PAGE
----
In early August, scientists on the front lines of COVID-19 provided an up-to-the-minute briefing on the pandemic. Moderated by Dr. Tom Lynch, Fred Hutchinson Cancer Research Center president and director, the virtual event was conceived and planned in July when the virus was retreating and public health restrictions were easing.
"This virus continues to evolve and bring new risks, and the delta variant is the latest curveball," said Lynch, holder of the Raisbeck Endowed Chair. Instead of the original topic, he led a discussion with the panelists about variants, vaccines, and how to respond to a changing virus that is again disrupting plans to return to workplaces, schools and other activities.
Here are a few of the top messages from the wide-ranging discussion.
- "Delta has changed the pandemic for kids," said Dr. Alpana Waghmare, a pediatrician and researcher. Because it's spreading so quickly through communities, more children are getting sick, she said, but "it's not totally clear yet whether delta actually causes more severe disease in kids than other variants." Studies underway will answer that question within the next few weeks, she said, and clinical trials of vaccines for kids under 12 are moving as quickly as possible.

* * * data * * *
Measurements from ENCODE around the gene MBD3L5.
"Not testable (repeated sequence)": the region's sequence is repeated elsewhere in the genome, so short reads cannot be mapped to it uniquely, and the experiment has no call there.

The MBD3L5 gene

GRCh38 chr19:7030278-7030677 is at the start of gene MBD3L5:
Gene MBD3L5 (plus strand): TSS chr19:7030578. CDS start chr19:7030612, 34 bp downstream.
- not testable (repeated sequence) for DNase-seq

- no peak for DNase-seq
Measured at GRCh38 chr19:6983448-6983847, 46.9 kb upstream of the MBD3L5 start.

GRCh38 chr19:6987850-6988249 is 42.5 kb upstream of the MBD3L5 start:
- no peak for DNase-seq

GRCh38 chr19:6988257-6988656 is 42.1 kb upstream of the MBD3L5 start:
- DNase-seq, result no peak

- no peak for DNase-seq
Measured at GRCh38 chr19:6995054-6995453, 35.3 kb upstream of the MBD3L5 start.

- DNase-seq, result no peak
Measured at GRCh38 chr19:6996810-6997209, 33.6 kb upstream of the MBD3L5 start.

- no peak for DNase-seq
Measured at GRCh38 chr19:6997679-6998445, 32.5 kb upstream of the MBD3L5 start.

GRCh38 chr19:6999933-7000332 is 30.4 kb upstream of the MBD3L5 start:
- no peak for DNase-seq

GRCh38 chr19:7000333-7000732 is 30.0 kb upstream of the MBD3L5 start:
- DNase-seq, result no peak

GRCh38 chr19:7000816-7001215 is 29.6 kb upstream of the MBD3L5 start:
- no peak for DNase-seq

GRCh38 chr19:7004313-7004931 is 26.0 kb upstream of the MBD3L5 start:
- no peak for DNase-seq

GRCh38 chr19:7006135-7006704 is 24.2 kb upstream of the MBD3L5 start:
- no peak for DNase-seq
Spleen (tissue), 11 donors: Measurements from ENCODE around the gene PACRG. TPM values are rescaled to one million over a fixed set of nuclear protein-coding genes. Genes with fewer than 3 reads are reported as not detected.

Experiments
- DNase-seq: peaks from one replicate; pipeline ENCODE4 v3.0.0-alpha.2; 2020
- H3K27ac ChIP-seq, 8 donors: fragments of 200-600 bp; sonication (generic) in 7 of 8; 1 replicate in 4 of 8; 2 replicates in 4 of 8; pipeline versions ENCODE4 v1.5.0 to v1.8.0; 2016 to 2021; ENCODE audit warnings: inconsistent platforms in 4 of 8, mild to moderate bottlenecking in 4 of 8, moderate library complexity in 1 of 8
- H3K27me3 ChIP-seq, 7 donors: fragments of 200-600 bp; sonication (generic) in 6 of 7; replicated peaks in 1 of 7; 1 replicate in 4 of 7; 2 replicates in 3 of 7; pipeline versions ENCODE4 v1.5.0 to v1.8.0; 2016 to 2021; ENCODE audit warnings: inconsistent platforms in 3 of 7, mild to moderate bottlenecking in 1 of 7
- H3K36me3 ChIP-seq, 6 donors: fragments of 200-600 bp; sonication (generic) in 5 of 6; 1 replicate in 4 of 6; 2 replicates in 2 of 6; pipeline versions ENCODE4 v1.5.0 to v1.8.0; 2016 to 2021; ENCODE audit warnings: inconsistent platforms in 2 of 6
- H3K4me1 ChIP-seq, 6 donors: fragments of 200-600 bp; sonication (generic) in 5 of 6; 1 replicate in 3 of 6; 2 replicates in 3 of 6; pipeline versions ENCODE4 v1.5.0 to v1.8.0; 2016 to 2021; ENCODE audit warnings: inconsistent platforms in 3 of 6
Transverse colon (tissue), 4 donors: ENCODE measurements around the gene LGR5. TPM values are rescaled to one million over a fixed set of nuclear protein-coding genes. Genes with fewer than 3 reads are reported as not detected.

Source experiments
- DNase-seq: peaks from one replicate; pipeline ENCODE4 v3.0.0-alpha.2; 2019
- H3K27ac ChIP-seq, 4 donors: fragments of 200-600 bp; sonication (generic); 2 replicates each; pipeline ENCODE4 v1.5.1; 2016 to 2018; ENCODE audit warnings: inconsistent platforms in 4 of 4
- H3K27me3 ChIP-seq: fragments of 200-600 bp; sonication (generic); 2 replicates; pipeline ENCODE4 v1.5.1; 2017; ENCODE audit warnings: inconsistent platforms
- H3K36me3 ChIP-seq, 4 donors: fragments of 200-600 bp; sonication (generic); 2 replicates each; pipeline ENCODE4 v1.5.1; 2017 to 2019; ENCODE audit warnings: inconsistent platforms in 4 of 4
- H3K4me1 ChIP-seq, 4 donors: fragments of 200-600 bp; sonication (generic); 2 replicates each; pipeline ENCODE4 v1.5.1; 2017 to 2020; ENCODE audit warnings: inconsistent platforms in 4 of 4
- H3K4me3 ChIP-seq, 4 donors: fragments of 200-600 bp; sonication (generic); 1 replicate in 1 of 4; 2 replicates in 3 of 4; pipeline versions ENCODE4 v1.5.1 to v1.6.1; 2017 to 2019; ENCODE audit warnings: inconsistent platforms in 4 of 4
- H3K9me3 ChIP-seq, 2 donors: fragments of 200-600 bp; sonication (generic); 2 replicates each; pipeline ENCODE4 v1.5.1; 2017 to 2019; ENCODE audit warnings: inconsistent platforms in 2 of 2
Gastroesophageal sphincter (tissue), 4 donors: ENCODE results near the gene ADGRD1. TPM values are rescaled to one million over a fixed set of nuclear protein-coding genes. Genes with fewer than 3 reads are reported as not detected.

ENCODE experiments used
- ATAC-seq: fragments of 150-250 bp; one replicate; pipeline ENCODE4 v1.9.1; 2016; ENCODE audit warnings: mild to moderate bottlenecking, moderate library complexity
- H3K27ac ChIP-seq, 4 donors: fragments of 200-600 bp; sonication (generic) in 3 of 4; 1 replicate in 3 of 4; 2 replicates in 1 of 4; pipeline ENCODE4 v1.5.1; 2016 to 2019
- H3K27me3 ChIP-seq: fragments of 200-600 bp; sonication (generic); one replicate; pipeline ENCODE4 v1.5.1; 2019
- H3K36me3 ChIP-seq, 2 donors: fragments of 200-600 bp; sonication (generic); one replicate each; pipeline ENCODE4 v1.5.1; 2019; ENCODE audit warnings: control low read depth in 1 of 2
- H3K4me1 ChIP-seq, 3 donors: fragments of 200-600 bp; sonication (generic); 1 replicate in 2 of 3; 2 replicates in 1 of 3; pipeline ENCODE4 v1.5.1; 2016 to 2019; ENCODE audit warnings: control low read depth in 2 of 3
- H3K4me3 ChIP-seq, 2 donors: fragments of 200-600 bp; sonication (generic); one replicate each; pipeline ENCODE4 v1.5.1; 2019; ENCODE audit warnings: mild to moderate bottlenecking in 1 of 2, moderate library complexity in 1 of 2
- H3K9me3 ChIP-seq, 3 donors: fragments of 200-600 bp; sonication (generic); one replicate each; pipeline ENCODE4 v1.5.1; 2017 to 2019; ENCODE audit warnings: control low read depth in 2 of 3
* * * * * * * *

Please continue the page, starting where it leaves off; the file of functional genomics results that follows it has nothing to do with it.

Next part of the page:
- Not all cancer patients and survivors mount a robust antibody response to vaccines — but vaccination can still protect them against severe disease by triggering other aspects of the immune system, said Dr. Joshua Hill, a physician-scientist who is leading a national study of vaccines in patients undergoing blood stem cell transplantation and CAR T-cell therapy.
- While healthy people who are fully vaccinated are experiencing more breakthrough infections with the delta variant, "the vaccines are still extremely effective in preventing hospitalization and death," noted Hill.
- Dr. Trevor Bedford, a leading expert on the virus’s evolution, predicts that in the future we'll need annual vaccinations against COVID-19 variants to reduce illness and death, just as we do now for seasonal flu. "The virus won't be an existential threat," he said, "but something that demands a consistent public health resolve to deal with."
- Finally, Waghmare noted, "Change is an inherent part of this pandemic, and we need to keep following the science."
More than 20% of Hutch researchers are working on projects related to COVID-19. They are seeking to understand its spread, develop vaccines and treatments, and uncover how the virus attacks our immune systems.